SucroseSigma Aldrich
XylitolSigma Aldrich
LactoferrinDMV International, Delhi, NY
BHI brothBrain Heart Infusion broth (VWR, Batavia, IL)
Letheen brothVWR, Batavia, IL

Starting Materials Preparations

6-Methacryloyloxyhexyl Phosphate (MHP)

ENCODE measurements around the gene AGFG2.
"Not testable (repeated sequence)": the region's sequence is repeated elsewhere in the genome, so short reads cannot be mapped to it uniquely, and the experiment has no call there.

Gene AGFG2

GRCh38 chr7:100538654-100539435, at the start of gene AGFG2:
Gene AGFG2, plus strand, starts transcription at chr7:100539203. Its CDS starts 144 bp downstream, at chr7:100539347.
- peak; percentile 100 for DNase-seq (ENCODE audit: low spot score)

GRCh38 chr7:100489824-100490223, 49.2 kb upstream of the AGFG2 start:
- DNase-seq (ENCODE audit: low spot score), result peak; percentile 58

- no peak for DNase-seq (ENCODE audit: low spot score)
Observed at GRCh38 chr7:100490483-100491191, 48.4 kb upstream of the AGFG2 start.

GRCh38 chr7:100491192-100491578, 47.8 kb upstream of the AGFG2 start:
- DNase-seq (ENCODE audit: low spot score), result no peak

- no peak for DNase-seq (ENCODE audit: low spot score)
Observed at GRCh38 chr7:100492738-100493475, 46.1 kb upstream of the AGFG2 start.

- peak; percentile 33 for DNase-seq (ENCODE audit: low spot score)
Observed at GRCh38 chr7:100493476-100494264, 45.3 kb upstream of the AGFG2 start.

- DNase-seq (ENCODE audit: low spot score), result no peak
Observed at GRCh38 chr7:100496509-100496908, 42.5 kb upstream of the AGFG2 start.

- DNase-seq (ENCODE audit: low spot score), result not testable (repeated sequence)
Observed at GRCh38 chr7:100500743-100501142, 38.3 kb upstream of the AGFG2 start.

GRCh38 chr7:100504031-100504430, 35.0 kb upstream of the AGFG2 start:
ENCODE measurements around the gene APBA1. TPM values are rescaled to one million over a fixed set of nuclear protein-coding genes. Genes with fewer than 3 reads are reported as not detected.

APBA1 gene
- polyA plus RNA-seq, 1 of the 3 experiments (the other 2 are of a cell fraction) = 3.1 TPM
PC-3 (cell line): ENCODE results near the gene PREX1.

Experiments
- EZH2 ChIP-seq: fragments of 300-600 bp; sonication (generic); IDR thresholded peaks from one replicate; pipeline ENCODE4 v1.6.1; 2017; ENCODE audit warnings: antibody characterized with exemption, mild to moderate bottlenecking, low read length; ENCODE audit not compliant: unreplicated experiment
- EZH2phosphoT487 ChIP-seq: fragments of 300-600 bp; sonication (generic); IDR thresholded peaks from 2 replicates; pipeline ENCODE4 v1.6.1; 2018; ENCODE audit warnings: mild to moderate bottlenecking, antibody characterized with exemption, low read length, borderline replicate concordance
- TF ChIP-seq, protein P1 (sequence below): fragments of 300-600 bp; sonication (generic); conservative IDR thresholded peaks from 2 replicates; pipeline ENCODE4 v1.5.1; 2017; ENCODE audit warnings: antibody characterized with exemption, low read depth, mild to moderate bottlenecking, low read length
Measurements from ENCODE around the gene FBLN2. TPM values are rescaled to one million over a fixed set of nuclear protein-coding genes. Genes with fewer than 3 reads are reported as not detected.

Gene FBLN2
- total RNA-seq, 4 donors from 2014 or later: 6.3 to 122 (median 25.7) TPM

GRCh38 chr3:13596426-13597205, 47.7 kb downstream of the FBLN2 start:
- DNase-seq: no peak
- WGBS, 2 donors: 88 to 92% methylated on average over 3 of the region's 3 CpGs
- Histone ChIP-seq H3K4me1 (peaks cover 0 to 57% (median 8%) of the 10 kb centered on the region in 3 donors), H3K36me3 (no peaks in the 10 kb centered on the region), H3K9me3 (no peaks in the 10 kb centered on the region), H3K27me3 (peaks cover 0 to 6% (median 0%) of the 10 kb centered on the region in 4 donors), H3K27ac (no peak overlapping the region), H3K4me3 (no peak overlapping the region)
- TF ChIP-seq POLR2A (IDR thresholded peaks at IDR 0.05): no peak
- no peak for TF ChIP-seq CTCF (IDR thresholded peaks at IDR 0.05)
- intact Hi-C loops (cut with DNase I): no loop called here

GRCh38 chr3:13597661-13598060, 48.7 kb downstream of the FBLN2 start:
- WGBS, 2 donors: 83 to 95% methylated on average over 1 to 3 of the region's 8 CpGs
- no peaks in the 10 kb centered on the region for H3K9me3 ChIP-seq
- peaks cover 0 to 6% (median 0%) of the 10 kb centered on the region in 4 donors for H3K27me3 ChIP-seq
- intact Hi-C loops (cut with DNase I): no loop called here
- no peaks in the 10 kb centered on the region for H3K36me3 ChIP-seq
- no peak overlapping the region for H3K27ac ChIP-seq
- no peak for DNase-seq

6-Hydroxyhexyl Methacrylate Synthesis: 1,6-Hexanediol (1000.00 g, 8.46 mol, Sigma-Aldrich) was placed in a 1-liter 3-neck flask equipped with a mechanical stirrer and a narrow tube blowing dry air into the flask. The solid diol was heated to 90° C., at which temperature all the solid melted. With continuous stirring, p-toluenesulfonic acid crystals (18.95 g, 0.11 mol) followed by BHT (2.42 g, 0.011 mol) and methacrylic acid (728.49.02 g, 8.46 mol). Heating at 90° C. with stirring was continued for 5 hours during which time vacuum was applied using tap water aspirator for 5-10 minutes after each half-hour reaction time. The heat was turned off and the reaction mixture was cooled to room temperature. The viscous liquid obtained was washed with 10% aqueous sodium carbonate twice (2×240 ml), followed by washing with water (2×240 ml), and finally with 100 ml of saturated NaCl aqueous solution. The obtained oil was dried using anhydrous Na2SO4 then isolated by vacuum filtration to give 1067 g (67.70 %) of 6-hydroxyhexyl methacrylate, a yellow oil. This desired product was formed along with 15-18% of 1,6-bis(methacryloyloxyhexane). Chemical characterization was by NMR analysis.